Should Web Developers Still Despise Internet Explorer?

Posted on July 1, 2013 by

Some web developers and experts in the industry always argue that Internet Explorer is holding the Web back. They believe that Microsoft’s web browsers are relics that prevent developers from creating online experiences. This argument is often directed against IE version 6 to version 9, and sometimes even Windows 8’s IE version 10.

Although these IE versions are huge step forward from earlier version, they are thought to lack a number of essential features that new web browsers have. Internet Explorer lacks the auto-update feature and Microsoft doesn’t apply updates as often as the competitors. Internet Explorer version 6 gets most of the blame and people often complain that it dominates the market share. True, IE 6 was considered as the most popular as it arrives when the highly popular Windows XP, but today its global market share is less than 7 percent. Also, for years, Microsoft has urged people to upgrade immediately.

Complaints about the Internet Explorer version 6 and 7 are perfectly understandable. We had used them for such a long time, so it’s easy to get irritated with them. However, we shouldn’t get too buried in blaming these old browsers. It’s web developers’ job to support these old versions and they need to tolerate bad parts to earn good ones. This is just a fact of life.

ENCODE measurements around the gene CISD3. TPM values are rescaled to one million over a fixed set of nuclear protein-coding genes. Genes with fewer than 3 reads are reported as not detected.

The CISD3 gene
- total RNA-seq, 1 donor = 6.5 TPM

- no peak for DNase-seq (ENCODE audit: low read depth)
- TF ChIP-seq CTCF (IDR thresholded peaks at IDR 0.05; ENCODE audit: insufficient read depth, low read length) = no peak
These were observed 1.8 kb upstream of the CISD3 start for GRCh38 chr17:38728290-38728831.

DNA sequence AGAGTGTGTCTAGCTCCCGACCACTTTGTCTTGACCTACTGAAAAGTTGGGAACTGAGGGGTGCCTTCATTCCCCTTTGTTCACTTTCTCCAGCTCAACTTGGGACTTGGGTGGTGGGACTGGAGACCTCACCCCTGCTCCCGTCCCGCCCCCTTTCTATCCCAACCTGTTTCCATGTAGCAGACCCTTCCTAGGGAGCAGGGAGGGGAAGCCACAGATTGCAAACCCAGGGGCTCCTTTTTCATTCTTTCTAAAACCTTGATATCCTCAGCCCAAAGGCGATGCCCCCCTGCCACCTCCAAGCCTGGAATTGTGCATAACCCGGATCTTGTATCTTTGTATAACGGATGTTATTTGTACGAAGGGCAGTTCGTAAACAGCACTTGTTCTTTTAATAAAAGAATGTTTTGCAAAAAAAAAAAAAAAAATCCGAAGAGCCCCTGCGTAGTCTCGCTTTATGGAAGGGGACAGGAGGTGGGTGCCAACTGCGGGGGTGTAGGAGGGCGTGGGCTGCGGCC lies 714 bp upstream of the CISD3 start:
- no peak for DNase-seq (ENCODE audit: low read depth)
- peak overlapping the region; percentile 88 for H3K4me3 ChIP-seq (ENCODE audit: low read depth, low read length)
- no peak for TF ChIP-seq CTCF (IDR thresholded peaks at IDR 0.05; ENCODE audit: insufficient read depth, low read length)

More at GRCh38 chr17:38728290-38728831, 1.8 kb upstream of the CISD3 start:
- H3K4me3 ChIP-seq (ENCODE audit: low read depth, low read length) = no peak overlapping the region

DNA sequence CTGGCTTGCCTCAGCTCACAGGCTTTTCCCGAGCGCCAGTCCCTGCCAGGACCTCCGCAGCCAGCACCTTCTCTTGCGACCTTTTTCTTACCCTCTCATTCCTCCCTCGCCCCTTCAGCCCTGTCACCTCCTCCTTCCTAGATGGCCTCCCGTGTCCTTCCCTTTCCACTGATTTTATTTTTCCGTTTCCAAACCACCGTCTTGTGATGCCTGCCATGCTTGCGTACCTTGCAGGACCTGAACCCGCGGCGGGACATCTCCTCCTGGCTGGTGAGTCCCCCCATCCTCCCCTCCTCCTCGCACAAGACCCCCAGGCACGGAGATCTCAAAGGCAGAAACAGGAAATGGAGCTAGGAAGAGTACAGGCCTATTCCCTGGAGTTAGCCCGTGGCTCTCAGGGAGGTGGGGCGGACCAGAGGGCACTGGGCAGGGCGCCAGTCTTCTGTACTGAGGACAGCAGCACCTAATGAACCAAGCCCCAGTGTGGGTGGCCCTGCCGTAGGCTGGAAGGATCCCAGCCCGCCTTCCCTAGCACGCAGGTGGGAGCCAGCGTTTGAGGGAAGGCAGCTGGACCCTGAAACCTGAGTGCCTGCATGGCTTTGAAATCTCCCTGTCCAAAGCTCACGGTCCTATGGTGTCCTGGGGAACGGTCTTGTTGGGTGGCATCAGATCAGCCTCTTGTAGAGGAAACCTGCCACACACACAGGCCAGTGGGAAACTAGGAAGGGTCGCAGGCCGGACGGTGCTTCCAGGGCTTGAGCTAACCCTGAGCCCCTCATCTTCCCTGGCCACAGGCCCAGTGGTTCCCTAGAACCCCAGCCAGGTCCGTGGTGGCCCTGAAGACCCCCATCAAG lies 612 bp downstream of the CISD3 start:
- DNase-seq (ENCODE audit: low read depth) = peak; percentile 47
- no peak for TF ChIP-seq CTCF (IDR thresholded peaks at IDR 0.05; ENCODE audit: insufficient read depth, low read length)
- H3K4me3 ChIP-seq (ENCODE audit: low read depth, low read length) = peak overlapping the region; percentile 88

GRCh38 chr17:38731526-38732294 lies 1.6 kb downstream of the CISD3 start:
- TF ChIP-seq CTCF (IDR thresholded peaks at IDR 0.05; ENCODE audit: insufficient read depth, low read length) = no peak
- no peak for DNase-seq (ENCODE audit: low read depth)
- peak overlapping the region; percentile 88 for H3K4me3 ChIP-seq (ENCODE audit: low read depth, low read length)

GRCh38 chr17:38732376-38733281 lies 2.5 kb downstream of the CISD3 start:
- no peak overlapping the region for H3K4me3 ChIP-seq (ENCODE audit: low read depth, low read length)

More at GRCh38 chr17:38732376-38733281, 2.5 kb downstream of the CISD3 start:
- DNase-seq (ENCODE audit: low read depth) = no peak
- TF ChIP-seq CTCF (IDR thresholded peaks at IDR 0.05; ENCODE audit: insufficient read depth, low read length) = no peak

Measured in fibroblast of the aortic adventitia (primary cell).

The Internet Explorer version 8 was a significant improvement, with its higher stability and performance. It was undoubtedly a blessing for IE fans.

The Internet Explorer 9 was a decent browser that’s built from scratch and that’s the reason it isn’t equipped with all features available on Firefox and Chrome. If Microsoft waited for parity in features with competitors, it would take much too long for them to release the IE 9.

Microsoft doesn’t have spotless reputation for delivering highly secure products; but it’s working hard to make the new Internet Explorer 10 as secure as its competitors. Microsoft’s latest browser comes with protection mechanisms that isolate each tab. Overall; it’s a capable and fast browser that delivers most of CSS3 and HTML5 features found in Firefox and Chrome. Finally, it has automatic updates and the Metro mode interface is perfect for tablets and touch-capable laptops.

The constant drumming in the web development industry is that the Internet Explorer is outdated. However, so far, Microsoft has done so many things to correct their mistakes. Apparently, some people are not ready to let go of their old grudges yet. Web developers should be aware that the availability of multiple browsers is what makes the online world beautiful. If they build things correctly, their websites should work well in any web version. They don’t need to try to make websites work similarly in all browsers, but they can still try to make it to work well on all of them.

It is not old Internet Explorer versions that are holding the Web back, but instead our outdated ways of thinking. Web developers shouldn’t fixate on things that they can’t change. The fact that some people still use Internet Explorer 6 is just another constraint that we need to solve with positive mindset. Creativity was often born from within limitations and constraints. Recent web development techniques have evolved far enough that professionals must stop pointing fingers at old browsers. They should start taking the responsibility and determine how they should do their jobs. As creative and technical individuals, web developers should be better at creating solutions than pointing finger continually.

Obviously, complaints are still needed to encourage improvements. Microsoft will listen when many people are complaining, but this shouldn’t be a pervasive behavior that strongly influences how web developers do their work.

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